What do a customized motorcycle and a new cat isolation shelter have in common?
The correct answer: Glen Gordon and the Langley Animal Protection Society.
Gordon spent thousands of dollars and two years having a 1978 Yamaha motorcycle restored, only to determine – after the fact – that he would never ride it or any other bike.
As the former manager of permits and licensing for the Township of Langley, he had worked closely with the animal welfare organization and believed strongly in the work LAPS does in the community. In fact, LAPS executive director Sean Baker credited Gordon with being instrumental to getting the current Patti Dale Animal Shelter built in Aldergrove prior to his retirement in 2008.
“He led the staff charge before council for funding,” Baker explained. “It might not have happened without him.… He was the guy who sort of led us through it… now, he’s not a boots-on-the-ground volunteer for us, but he’s always there. He’s been a great resource for us.”
Fast forward seven years, and the animal shelter has been constructed. Now, LAPS is in the final leg of fundraising to build a cat isolation shelter on the same property – a place to nurse sick cats back to wellness and prevent the transfer of illnesses to other health feline.
And again, Gordon is playing a key role in the erection of LAPS’ new building.
He’s donated his motorcycle, appraised at $20,000, to the cause and Baker said auctioning off that one-of-a-kind bike could be just enough to push LAPS over its $550,000 fundraising goal needed for the cat centre.
“It is a very special thing. We’ve never had anything like this donated to us before,” Baker said of the bike. “The dollars we can fetch from it will make a significant difference.”
Admittedly, it is one of the most unusual item ever donated to the organization, said Baker, who elaborated that it will be auctioned off (provided a reserve bid is met) during next month’s live auction at the eighth annual Furry Tail Endings gala.
Half of the proceeds from this year’s Nov. 7 sold-out gala will go towards the cost of day-to-day programs at the shelter such as the spay and neutering initiative, training for dogs, and a medical fund.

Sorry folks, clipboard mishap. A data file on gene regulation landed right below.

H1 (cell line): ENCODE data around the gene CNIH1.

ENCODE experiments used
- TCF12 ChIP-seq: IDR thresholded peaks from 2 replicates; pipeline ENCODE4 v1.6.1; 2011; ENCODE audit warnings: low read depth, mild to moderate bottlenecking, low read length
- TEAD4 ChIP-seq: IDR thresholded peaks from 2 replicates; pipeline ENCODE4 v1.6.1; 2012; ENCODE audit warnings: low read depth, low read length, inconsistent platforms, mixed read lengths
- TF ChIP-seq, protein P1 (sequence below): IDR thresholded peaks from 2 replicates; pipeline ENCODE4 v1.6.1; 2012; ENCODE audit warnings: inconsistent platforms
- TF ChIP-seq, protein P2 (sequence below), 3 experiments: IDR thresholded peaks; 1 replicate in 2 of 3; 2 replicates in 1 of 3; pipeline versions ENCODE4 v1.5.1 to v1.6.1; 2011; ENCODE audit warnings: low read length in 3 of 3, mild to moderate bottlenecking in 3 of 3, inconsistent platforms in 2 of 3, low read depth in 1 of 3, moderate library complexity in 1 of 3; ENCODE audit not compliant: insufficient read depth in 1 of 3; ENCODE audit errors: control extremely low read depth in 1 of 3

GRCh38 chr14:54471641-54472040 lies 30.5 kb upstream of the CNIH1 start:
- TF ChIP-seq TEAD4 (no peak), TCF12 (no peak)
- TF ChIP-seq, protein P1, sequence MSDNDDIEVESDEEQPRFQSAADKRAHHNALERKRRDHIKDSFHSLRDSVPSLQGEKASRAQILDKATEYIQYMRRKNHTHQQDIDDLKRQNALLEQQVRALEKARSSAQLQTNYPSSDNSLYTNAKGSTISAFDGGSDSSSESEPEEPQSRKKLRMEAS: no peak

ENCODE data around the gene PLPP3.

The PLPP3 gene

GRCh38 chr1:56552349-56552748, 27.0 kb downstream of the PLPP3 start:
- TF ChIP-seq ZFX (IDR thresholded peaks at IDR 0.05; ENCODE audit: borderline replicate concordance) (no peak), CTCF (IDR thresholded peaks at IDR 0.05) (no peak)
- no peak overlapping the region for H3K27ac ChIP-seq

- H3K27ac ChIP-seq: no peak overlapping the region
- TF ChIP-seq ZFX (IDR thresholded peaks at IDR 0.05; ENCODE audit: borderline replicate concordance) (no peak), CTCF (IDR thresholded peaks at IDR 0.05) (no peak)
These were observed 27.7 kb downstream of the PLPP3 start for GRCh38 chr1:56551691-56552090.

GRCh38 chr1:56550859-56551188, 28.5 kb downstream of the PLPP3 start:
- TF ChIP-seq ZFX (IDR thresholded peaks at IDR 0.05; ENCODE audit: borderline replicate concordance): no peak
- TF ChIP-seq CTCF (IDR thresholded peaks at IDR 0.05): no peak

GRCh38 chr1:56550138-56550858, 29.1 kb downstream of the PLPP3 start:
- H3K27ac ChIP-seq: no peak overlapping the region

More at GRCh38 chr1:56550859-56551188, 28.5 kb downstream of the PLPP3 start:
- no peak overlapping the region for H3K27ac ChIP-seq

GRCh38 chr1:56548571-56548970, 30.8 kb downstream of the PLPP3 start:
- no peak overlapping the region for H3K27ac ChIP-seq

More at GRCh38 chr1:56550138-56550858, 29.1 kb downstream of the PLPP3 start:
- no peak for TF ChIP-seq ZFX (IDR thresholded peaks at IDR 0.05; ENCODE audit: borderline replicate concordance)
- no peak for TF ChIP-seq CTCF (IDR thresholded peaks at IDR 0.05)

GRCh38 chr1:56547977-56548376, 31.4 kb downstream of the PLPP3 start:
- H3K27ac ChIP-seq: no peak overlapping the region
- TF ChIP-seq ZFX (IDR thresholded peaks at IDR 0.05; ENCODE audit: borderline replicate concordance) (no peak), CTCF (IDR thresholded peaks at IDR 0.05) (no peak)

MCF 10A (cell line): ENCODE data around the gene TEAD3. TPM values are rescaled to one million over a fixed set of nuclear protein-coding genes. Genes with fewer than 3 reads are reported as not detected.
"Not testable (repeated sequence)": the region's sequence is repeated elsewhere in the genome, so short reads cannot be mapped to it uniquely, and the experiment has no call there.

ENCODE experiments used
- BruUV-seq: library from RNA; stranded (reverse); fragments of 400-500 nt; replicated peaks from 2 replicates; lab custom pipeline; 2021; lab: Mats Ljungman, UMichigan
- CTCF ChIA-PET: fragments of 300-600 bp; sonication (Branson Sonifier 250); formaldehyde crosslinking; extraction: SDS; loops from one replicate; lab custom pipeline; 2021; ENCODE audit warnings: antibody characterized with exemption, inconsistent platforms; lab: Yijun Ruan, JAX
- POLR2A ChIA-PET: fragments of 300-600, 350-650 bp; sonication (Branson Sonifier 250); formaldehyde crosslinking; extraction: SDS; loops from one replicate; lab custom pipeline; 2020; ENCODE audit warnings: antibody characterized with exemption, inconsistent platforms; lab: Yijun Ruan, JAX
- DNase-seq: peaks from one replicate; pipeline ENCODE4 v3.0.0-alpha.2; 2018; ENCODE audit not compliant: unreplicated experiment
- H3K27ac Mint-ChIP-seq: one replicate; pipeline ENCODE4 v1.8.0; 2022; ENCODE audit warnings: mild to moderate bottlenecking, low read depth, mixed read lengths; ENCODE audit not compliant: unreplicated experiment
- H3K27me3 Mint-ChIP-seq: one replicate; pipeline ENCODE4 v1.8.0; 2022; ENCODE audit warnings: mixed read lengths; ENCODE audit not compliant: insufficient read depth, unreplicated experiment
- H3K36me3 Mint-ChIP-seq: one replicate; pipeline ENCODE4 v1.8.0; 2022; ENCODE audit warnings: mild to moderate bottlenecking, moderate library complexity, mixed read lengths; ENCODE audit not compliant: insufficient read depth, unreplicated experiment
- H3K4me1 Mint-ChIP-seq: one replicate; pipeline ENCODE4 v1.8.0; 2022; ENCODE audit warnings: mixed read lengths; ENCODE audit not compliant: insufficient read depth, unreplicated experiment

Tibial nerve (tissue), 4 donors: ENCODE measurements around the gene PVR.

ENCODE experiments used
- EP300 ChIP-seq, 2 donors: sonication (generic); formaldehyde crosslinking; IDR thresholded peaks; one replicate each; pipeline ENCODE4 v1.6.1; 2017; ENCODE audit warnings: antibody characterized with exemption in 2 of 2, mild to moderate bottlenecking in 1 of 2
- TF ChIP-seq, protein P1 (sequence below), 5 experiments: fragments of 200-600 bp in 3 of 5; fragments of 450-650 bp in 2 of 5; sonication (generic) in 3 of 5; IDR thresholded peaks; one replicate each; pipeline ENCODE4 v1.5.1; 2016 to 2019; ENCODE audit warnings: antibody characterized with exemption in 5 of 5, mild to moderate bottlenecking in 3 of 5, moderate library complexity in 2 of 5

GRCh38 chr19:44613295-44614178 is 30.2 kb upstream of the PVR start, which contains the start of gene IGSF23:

The other half of this year’s proceeds from the Great Gatsby theme gala are earmarked for the 1,300-square-foot cat isolation facility, which honestly Baker hoped would have already been finished.
‘But we wanted to make sure we do it right,” he added, noting there’s no other facility in existence (that they’re aware of) that they could simply duplicate.Consequently, they’ve spent longer than anticipated fine-tuning design elements, reviewing health needs, and fundraising. It’s put the project behind.
Baker is meeting with builders in the next week and hopes to finalize the plans and budget before the gala, with construction set to start by the end of the year. And, with a predicted seven- to nine-month building window, he’s hoping a ribbon-cutting celebration is less than a year out.
Baker said auctioning off the bike, as well as a number of other large live auction items, will help make that goal attainable. Well Seasoned gourmet food store owner Angie Quaale will once again be donating an evening meal package that last year, after being donated back and auctioned off a second time, raised $12,000.
There’s also a five-day rental of a deluxe condo at Sun Peaks during the annual wine festival that is expected to raise several thousand, plus a cabin rentals on Mayne Island, artwork, and several concert and sports event tickets are once again expected to attract large bids.
Last year’s gala raised a record $90,000, with $51,000 of that coming from the live and silent auctions. This year, that could be even more, Baker said, crossing his fingers.
The job that lies ahead now is collecting more items for the gala’s silent auction.
Any individual or business wishing to donate large or small value auction items is also invited to contact LAPS.
• Waiting list is growing
In the meantime, the gala sold out back on Oct. 1, more than a month ahead of the event.
It’s the earliest sell-out ever, Baker said. And while they’ve had as many as 480 in attendance during past events, he described it as “pretty squishy.” This year, they’ve chosen to scale back to about 430.
While all the tickets are sold out, every year a few of their guests find out they can’t attend and opt to donate their tickets back. With that expectation in mind again this year, Baker said there area already10 people already on a waiting list.
People interested in donating or for those wanting to be added to the waiting list, they can call the shelter at 604-857-5055.